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He lived through a Nazi invasion. 79 years later, he saw a ‘disgusting’ Nazi flag go up in his Sask. village

Truus and Gerrit de Gooijer look out the window in their Kelliher home, from where they could see a Nazi flag flying last week. They were 12 and 14 respectively when the Nazis invaded their country on May 10, 1940. (CBC News)

Gerrit de Gooijer can look across his quiet street — the one with all the well-manicured lawns — and see the spot where the flag that curdled his blood was flying.

He first saw it on the afternoon of Friday, May 10. It happened to be exactly 79 years from the day the Nazis marched into his home country of the Netherlands and began starving and killing his people.  

“How many soldiers fought for years, how many soldiers gave their life, and then [to] see that bloody flag hanging up there? That was disgusting,” he said, the hard edge of anger in his voice.

The 92-year-old and his wife, Truus, live in Kelliher, Sask., a tiny village of just over 200 people that made national headlines when a Nazi and a Confederate flag were hoisted over a local house.

Not much more than a day after de Gooijer saw the flag, it was gone. A man from outside the community claimed credit on social media for taking the flags down, posting a widely viewed video of the Nazi flag burning.

nazi flag

A Facebook video appears to show the burning of a Nazi flag that had been raised last week by a resident of the village of Kelliher, Sask. (Caleb Beaudin/Facebook)

Police have said they are investigating this burning, but de Gooijer said he just felt happy to see the eyesore gone.

He spent five years watching men who wore the Swastika on their uniforms and cars rounding up other men. De Gooijer’s brother-in-law had only been married six weeks when he was sent by the Nazis to a concentration camp, where he died.

De Gooijer couldn’t believe it when he heard that police said it was not illegal to fly the flag. After looking it up, he saw the Criminal Code prohibits willful promotion of hatred. To him, the Nazi flag is that and more.

Why have Remembrance Day and say, ‘Lest we forget’? he asked.

“At the same time, we allow those flags up. That’s impossible.”

town office

The town office in Kelliher was open on a Thursday afternoon, but the mayor refused to comment about a Nazi flag flying just days before. (Bryan Eneas/CBC News)

The flag’s brief but fiery presence is a touchy subject in Kelliher. The mayor refuses to speak about what has happened, saying he and his council have decided not to comment further on an already-heated topic.

Their village has been branded as racist, with one news satire website posting a story about a Kelliher man getting more upset by a Blue Bombers flag than a Nazi one.  

No one in the village has anything good to say about the flag. But there’s another reason for the reticence, they say — and it comes from the house where the flag flew.

The home belonged to a community member, Steve Lekach, who died two years ago. His son and his wife live on a farm north of town, while his grandson and namesake lives in the home in the village.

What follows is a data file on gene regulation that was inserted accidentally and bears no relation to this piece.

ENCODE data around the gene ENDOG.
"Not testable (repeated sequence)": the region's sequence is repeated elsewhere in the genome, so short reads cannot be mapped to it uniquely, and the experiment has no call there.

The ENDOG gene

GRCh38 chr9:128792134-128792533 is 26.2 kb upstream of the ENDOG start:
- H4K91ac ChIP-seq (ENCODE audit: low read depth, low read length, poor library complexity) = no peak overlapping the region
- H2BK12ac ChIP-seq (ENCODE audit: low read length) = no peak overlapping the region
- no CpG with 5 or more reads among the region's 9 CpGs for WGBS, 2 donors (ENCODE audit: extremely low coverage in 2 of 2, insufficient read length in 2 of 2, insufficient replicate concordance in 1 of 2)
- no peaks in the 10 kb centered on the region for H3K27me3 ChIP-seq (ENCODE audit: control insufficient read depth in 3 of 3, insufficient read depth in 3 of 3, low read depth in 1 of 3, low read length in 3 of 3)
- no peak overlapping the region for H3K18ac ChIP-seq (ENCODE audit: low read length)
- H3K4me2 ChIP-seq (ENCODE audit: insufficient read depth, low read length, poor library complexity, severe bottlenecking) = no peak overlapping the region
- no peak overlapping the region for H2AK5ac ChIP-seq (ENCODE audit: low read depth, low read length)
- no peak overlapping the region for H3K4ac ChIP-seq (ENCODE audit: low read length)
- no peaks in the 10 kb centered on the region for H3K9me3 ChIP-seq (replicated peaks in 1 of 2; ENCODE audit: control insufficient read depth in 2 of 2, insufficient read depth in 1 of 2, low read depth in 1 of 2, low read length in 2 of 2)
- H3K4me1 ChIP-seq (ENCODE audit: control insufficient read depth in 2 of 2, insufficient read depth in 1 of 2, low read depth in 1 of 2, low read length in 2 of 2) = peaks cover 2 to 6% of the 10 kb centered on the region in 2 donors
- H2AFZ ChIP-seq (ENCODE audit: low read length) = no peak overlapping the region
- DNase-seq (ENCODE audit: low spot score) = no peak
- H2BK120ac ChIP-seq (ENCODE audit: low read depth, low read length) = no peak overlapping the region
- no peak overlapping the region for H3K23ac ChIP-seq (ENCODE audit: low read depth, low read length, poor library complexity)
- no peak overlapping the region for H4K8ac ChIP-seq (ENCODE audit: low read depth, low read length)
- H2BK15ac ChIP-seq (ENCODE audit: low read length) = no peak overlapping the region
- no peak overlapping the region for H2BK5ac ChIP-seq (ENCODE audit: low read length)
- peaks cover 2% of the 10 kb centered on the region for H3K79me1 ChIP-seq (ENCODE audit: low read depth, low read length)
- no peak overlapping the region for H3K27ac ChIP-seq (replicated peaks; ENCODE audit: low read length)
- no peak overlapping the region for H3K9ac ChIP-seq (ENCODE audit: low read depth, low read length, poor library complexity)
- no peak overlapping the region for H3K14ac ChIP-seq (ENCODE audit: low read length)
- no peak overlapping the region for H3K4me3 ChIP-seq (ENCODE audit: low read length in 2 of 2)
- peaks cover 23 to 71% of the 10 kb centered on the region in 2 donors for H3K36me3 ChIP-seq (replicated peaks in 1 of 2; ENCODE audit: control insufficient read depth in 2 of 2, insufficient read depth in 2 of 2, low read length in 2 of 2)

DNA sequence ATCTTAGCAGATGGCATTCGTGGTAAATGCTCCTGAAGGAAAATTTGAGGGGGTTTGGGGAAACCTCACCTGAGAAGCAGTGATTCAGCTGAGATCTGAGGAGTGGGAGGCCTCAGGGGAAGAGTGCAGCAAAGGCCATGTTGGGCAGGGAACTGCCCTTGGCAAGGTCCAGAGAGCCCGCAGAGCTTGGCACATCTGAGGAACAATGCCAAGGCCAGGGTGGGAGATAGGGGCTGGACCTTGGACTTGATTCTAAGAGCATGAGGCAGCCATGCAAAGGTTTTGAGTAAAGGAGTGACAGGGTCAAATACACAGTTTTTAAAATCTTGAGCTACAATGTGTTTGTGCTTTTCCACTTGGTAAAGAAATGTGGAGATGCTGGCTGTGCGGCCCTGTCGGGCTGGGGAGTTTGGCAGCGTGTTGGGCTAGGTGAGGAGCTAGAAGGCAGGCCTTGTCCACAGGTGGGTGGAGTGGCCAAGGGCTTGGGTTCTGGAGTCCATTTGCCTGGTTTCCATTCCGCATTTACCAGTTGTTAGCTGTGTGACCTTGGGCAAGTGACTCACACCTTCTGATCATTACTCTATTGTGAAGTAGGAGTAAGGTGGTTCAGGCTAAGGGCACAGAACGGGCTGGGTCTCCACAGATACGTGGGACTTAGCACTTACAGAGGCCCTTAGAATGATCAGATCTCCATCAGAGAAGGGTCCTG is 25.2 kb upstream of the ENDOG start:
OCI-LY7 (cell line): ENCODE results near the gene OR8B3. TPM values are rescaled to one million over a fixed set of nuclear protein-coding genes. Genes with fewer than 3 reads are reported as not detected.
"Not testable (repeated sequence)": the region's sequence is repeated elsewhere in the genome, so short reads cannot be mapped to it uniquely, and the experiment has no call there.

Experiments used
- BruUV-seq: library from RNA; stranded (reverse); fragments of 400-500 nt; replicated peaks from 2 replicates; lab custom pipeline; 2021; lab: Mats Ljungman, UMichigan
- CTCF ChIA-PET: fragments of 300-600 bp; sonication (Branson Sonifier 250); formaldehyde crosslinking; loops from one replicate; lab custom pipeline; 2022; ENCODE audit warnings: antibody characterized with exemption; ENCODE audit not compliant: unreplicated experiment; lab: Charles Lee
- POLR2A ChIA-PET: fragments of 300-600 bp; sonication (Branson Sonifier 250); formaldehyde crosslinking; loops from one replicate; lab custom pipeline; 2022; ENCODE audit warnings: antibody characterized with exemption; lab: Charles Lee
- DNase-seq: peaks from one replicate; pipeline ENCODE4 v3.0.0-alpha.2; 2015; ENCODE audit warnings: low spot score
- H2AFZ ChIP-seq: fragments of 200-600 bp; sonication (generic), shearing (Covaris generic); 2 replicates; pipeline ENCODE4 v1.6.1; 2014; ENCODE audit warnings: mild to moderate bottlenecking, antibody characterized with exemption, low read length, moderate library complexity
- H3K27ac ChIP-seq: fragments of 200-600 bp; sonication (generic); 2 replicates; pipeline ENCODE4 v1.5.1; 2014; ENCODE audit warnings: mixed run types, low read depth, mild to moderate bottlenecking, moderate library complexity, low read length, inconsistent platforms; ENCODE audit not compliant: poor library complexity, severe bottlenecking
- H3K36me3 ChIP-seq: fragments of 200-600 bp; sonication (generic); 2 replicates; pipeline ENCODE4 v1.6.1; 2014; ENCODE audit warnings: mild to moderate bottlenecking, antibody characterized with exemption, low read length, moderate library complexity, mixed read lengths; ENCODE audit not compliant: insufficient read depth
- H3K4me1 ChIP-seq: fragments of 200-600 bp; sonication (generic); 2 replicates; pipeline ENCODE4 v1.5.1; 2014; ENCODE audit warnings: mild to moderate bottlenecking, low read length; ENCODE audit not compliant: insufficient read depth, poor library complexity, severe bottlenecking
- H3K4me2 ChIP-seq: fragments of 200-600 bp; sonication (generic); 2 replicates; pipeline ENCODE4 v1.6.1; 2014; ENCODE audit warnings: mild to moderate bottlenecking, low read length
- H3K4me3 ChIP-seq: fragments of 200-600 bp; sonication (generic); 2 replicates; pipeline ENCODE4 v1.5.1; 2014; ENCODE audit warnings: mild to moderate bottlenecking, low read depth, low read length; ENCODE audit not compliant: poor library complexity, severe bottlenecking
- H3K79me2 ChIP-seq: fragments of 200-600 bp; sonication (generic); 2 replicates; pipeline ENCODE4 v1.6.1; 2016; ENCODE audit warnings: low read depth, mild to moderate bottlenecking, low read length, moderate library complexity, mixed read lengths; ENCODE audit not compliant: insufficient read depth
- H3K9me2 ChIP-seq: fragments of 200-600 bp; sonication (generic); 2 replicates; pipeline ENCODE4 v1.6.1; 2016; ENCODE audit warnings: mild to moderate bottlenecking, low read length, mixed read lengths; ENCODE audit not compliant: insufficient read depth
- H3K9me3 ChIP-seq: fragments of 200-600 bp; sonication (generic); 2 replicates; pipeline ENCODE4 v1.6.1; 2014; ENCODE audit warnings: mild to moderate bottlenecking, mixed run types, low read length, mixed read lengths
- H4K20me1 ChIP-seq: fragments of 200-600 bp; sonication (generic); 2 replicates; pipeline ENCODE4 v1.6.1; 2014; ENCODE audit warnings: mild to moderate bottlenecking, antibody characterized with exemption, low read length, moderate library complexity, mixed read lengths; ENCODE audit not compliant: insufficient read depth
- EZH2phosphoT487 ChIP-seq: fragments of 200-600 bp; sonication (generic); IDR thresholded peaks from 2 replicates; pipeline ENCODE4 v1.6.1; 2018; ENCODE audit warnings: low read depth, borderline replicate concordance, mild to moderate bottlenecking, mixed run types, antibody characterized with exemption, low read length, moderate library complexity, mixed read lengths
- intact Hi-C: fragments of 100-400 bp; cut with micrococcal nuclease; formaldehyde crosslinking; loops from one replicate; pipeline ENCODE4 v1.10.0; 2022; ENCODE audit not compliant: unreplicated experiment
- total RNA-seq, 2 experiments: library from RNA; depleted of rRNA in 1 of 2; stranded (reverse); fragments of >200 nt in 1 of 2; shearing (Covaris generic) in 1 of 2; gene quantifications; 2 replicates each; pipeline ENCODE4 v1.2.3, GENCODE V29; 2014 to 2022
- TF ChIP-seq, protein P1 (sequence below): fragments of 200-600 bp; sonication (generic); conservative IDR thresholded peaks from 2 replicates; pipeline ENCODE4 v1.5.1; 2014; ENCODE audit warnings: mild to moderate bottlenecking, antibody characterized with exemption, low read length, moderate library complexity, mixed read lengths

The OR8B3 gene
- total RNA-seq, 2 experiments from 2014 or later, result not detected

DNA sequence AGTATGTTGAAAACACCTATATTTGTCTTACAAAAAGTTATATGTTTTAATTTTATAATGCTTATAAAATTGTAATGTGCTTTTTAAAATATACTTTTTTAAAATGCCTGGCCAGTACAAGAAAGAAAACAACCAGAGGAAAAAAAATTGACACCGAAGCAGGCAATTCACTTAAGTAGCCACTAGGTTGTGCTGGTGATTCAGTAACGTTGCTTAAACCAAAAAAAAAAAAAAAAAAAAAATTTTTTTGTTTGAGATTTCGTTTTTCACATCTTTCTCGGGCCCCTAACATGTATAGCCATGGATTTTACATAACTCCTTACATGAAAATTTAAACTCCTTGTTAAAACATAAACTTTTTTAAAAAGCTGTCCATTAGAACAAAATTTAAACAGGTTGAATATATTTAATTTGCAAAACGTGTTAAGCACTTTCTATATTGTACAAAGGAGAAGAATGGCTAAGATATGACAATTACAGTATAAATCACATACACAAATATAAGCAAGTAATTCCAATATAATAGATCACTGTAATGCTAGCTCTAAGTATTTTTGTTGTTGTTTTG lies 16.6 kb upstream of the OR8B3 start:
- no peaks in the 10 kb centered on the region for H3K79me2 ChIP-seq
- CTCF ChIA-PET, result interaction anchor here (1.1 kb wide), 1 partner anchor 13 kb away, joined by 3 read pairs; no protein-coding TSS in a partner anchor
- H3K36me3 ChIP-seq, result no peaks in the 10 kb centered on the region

A well-liked family

The family are well-regarded in the community, but residents believe that the grandson is troubled. He’s described as someone who needs help. Multiple attempts by CBC to speak to the family were unsuccessful.

Local cafe owner Lisa Eggett said the family members who live on the farm were welcoming when she and her husband moved to the community. She was very surprised to see the flag flying at the house where the grandson lives.

“One person doesn’t dictate this village. We’re happy here,” she said.

She added that the village is a multicultural one, where people get along.

“I think there’s so many more important issues, that this should have been dead and gone.”

lisa eggett

Lisa Eggett, owner of a cafe in Kelliher, Sask., says she’s only found the community to be welcoming to everyone, and that the actions of one individual don’t define Kelliher. (Bryan Eneas/CBC News)

For Frederick O’Soup, it’s not that easy to dust off his hands and forget.

The teacher, who lives in the nearby Muskowekwan First Nation, heard about the flag on Thursday evening, the day before the story exploded on social media.

He drove to the town, located less than 20 kilometres away, to see it for himself.

“It really shocked me. It made me sick to my stomach.”

He believes he was the first to report the incident to police. 

For people to move on so fast like this didn’t happen, it’s upsetting.– Frederick O’Soup

“I don’t know why this individual felt comfortable putting that flag out there. It represents so much hate and racism, I don’t know why he felt it was OK to do that,” he said.

“For people to move on so fast like this didn’t happen, it’s upsetting.”

For O’Soup, the deep hurt caused by the flag can’t be ignored. He’s calling for Muskowekwan and Kelliher leadership to meet and see how to address the deep pain caused.

De Gooijer sees it as a bigger issue of leadership, one that goes beyond local politicians to Canada’s parliament itself.  

“I hope those people in government, they get their heads together, and bring in a law that forbids any flags of that nature. That’s what I hope.”

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